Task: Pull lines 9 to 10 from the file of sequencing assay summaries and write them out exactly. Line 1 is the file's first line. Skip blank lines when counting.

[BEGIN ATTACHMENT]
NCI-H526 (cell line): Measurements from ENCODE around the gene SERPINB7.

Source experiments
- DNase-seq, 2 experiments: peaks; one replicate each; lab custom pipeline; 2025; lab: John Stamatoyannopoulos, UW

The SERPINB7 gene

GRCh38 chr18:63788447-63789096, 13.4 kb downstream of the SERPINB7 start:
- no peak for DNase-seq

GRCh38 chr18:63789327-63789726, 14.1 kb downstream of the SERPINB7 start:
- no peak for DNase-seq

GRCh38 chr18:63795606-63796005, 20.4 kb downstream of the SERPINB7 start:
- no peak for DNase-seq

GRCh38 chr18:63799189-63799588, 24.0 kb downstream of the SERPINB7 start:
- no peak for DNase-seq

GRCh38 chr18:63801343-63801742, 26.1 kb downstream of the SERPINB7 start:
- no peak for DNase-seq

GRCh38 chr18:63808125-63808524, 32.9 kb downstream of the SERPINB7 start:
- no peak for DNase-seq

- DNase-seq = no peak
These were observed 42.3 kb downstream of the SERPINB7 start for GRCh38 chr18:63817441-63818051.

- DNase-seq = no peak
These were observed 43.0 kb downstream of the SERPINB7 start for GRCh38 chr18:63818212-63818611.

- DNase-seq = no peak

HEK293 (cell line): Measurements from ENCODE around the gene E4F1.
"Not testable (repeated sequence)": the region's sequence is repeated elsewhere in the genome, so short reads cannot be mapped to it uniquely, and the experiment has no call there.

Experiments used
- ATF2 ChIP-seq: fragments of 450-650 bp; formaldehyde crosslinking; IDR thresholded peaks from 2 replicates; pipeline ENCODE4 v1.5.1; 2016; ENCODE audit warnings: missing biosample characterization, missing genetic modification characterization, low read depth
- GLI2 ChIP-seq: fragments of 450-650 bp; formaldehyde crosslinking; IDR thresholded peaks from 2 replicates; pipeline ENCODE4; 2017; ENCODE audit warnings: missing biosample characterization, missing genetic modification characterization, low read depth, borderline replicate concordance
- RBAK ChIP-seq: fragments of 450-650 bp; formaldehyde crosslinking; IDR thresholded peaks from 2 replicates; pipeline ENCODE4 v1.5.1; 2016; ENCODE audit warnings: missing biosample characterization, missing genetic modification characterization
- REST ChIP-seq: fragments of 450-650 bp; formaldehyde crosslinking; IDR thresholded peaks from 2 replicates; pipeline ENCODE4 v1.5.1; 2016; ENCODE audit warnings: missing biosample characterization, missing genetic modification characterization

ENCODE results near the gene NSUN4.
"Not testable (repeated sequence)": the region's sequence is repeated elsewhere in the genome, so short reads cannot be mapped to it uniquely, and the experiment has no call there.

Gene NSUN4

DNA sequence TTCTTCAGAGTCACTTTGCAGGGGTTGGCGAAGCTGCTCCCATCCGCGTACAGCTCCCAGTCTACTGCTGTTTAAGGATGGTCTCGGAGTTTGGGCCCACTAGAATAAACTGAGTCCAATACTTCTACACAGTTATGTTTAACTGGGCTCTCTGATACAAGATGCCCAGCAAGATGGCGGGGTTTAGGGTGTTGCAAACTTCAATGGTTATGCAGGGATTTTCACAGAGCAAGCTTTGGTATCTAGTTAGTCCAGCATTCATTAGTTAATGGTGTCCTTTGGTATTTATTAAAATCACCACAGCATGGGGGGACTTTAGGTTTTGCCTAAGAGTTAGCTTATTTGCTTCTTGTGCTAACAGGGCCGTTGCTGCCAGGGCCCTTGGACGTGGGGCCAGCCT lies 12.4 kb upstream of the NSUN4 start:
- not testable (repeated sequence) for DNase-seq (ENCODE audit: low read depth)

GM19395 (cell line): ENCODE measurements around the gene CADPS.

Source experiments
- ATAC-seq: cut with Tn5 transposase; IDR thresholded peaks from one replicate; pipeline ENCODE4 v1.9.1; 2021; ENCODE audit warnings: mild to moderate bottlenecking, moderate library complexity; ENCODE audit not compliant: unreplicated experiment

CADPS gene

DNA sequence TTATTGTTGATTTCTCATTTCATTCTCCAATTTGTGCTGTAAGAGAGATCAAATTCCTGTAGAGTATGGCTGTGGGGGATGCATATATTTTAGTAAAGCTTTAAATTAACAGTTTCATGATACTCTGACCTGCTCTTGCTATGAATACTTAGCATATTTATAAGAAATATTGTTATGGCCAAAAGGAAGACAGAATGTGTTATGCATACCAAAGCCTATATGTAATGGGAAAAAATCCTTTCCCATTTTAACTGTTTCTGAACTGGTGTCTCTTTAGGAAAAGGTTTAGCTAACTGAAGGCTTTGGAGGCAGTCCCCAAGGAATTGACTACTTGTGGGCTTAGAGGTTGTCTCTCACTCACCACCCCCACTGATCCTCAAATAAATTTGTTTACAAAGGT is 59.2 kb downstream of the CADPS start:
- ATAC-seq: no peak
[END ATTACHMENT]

GRCh38 chr18:63795606-63796005, 20.4 kb downstream of the SERPINB7 start:
- no peak for DNase-seq